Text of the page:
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Should I Downsize My Home?

Rodd Miller, CMA,  Branch Manager/ Sr. Mortgage Advisor/Reverse Division Manager

August 5, 2020 — 4 min read

Whether it's one-bedroom too many or a backyard that you just can't keep up with, there are many reasons to consider downsizing your home. Even if you're content with the current size of your living space, you might be surprised at all the ways you can benefit from resizing. Not to mention, mortgage rates recently fell below 3 percent for the first time in 50 years. In a world of "bigger is better," it might be time to declutter and think small. Here are a few questions to ask yourself when deciding if downsizing is right for you.

Do I have debts to pay off?

Outside of your mortgage, are you tackling a mountain of debt? Maybe you have student loans that just won't go away or lingering payments from the family vacation last summer that you need to pay off. Downsizing to a smaller space could be the solution you've been looking for. Simply deciding that a smaller backyard and fewer bedrooms could make a significant impact on paying off your debt. A lower mortgage payment each month means extra money toward debts you don't want or need. If you have enough equity built up in your current home, you may even be able to put a considerable amount toward a down payment. (Homeowners can avoid the additional cost of Mortgage Insurance by putting down at least 20% of the purchase price.)

Is this much space necessary?

When you initially purchased your home, you might have needed more space than you currently do. If you had kids that are out of the house, or about to be, you probably don't need the extra bedroom space. If you live on land or just have an exceptionally large backyard, the thought of downsizing might be even more appealing. Cutting out unnecessary space could also just be one less entertainment space, a laundry room with strategic storage rather than floor space, or dining room that's attached to the kitchen instead of a separate room. Note: Before you decide to cut your square footage in half, remember you still need space to live and function. If you host parties often, leave the kitchen space alone. Do you have family in town frequently? Make sure your new home has the bedroom space you depended on before.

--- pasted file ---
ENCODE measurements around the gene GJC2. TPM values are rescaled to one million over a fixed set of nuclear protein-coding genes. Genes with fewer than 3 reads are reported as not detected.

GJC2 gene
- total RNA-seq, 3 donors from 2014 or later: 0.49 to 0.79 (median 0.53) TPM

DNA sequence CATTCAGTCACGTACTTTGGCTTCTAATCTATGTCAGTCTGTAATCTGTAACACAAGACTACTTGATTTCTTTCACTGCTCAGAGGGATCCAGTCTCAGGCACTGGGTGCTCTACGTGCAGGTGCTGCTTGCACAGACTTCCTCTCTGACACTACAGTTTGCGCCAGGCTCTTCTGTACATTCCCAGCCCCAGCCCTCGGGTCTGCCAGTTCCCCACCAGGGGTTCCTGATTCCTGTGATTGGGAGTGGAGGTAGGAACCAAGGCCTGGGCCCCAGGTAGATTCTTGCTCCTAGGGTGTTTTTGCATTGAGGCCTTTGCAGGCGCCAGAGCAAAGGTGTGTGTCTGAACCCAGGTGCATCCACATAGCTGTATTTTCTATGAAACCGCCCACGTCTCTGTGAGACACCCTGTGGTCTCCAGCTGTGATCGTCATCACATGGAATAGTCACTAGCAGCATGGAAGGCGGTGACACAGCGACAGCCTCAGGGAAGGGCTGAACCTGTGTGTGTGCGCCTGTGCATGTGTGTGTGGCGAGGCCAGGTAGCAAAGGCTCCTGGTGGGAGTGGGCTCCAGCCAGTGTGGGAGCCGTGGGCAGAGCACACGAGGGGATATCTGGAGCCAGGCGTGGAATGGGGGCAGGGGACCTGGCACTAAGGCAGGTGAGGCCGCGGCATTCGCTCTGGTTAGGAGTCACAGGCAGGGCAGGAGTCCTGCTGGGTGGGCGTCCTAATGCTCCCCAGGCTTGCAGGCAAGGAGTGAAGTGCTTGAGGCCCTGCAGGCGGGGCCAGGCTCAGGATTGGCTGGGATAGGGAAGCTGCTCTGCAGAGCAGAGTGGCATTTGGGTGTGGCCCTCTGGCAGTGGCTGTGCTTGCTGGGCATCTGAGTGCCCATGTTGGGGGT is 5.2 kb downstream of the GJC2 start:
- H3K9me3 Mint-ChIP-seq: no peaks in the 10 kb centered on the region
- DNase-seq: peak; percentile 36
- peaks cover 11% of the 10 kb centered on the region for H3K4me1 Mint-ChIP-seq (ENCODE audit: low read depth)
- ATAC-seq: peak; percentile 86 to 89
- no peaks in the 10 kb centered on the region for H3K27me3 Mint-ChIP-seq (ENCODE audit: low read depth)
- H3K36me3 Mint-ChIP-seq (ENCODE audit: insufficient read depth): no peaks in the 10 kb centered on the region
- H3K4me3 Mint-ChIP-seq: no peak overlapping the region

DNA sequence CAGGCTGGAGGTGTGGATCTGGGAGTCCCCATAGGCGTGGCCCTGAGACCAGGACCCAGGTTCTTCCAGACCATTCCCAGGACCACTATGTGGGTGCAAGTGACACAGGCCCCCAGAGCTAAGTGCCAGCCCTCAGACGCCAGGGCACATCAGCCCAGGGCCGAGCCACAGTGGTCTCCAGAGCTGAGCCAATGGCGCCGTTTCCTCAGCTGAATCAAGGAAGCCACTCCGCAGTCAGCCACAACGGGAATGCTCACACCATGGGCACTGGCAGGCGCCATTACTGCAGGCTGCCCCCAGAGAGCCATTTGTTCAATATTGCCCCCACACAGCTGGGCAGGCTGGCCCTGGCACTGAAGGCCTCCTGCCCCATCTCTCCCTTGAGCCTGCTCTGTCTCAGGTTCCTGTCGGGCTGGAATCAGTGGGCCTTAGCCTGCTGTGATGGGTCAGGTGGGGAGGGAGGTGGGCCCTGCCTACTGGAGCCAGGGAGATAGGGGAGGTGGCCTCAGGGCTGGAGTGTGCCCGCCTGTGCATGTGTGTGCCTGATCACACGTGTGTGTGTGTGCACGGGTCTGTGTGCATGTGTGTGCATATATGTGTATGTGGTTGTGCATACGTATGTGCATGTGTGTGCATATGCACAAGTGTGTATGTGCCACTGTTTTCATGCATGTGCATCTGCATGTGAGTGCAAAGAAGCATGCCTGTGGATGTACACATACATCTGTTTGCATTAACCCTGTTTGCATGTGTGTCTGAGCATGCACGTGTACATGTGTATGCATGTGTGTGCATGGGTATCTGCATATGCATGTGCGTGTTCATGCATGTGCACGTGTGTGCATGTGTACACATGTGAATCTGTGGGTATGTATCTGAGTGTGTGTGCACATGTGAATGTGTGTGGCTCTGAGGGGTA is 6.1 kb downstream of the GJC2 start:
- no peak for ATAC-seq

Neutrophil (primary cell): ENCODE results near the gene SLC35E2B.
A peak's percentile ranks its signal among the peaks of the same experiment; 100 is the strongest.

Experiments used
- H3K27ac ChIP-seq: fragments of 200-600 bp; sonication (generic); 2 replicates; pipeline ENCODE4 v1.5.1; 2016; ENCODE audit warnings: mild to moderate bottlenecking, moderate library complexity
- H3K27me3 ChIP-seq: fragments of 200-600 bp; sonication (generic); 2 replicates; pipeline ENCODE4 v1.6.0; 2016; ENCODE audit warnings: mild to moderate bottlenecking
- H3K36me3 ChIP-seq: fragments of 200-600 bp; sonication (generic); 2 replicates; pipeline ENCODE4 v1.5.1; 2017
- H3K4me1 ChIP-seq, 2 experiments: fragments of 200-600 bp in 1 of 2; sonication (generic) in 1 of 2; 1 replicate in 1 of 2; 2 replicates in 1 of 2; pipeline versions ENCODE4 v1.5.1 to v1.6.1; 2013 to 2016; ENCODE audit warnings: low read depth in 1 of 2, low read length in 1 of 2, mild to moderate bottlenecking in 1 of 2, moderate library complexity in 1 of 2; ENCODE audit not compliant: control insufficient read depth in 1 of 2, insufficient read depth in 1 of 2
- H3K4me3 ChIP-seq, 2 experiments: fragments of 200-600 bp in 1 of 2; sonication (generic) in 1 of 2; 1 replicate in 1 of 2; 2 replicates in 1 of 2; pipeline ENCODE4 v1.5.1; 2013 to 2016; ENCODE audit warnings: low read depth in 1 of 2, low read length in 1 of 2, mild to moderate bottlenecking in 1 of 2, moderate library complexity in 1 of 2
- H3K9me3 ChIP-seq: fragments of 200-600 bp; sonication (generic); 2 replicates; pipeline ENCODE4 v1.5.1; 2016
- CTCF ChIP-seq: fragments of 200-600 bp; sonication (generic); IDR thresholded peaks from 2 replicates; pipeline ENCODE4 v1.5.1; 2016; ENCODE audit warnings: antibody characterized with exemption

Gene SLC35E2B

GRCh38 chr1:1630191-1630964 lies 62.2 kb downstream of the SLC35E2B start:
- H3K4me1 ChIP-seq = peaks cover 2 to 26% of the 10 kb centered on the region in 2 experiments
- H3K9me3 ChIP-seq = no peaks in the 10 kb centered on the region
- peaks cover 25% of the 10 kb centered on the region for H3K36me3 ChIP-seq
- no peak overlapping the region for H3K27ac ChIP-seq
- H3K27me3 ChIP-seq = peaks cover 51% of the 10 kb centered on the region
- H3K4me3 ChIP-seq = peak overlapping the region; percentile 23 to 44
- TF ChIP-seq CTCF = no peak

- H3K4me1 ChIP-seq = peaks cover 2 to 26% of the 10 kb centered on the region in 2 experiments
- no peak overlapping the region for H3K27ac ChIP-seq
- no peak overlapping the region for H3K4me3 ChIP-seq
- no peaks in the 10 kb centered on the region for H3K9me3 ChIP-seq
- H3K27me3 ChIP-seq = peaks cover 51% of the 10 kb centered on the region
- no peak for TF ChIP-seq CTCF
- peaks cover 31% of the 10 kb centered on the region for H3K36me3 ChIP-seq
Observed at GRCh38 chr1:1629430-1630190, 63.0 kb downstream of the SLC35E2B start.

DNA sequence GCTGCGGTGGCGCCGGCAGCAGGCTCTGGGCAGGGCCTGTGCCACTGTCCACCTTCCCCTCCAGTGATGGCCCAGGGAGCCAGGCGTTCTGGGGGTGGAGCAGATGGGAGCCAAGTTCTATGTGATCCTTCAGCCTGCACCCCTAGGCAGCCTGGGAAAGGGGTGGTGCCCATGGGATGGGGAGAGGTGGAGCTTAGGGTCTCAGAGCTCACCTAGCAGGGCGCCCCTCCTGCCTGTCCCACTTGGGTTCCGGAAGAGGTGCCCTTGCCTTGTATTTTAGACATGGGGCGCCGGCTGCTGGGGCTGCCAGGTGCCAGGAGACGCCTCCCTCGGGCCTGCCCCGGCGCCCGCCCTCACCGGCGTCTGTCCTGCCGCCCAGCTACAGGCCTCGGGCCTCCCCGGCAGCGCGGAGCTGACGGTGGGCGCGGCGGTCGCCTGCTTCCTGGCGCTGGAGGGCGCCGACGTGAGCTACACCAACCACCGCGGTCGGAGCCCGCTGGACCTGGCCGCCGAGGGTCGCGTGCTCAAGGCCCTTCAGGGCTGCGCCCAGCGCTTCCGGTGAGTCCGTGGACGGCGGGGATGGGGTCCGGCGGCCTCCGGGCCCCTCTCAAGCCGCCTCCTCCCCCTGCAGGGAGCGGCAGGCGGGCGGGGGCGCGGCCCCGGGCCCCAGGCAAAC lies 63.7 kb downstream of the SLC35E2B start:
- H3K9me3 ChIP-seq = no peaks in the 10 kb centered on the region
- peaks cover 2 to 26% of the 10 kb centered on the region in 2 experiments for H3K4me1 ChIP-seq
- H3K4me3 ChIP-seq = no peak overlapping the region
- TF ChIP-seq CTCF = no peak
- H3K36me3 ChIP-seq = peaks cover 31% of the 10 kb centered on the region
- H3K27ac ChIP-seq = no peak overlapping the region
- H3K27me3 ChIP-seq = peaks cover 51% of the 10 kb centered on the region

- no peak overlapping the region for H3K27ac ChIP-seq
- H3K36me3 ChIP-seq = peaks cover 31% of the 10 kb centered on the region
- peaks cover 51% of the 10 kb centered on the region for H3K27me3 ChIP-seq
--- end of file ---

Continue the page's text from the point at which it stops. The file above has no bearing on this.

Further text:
What are my retirement plans?

If you're nearing or at retirement age, downsizing into a smaller space could financially open doors for you. This could mean a second home abroad or funding day-to-day living expenses. A smaller home could also mean less physical work, such as yard work, pool maintenance, or regular house chores. Even if you're not near retirement age, it never hurts to think long-term. A smaller mortgage means more money toward other debts and savings accounts. Could you retire sooner than you thought?

Could I really live in a smaller space?

Downsizing isn't just a decision you can make on a whim. We recommend sitting down and evaluating:
  • Must-have space requirements (a pool for the kids, a spare room for an aging relative)
  • Your current financial situation
  • Retirement plans
  • College plans (if you have kids)
  • The housing market in your area
If you've decided that downsizing could be for you, we have a few tips to make the process as painless as possible.
  • Take time to declutter your space. If you've gone through a few moves, chances are things have just been thrown into boxes and crates, then vaguely labeled for future use. You'd be surprised how many old computer wires, expired boxes of food, and half-empty bottles of conditioner will accumulate over time.
  • Keep what you need. This may seem obvious, but when you're downsizing, some people feel the urge to throw out more than they need to. If you use it, keep it. If you forgot it existed at the back of your cabinet, chuck it.
  • Plan storage options in advance. Are you planning on another kid down the road, but not quite yet? Put that stuff into storage! If you're downsizing rooms, there's no need to hold onto extra dressers and beds. However, if you're planning to need the items down the road, give yourself time to pack, move, and store the items before you move into a new home.
  • Digitize what you can. This includes everything from financial records to DVDs. These items tend to be important (and in some cases necessary to have), but they're heavy in bulk and take up a lot of space. Scan and backup essential documents to multiple places. Store CDs and DVDs in sleeves rather than their original cases.

Ready to make a move? Contact a Mortgage Advisor today to get started on your journey to a smaller space with less stress.

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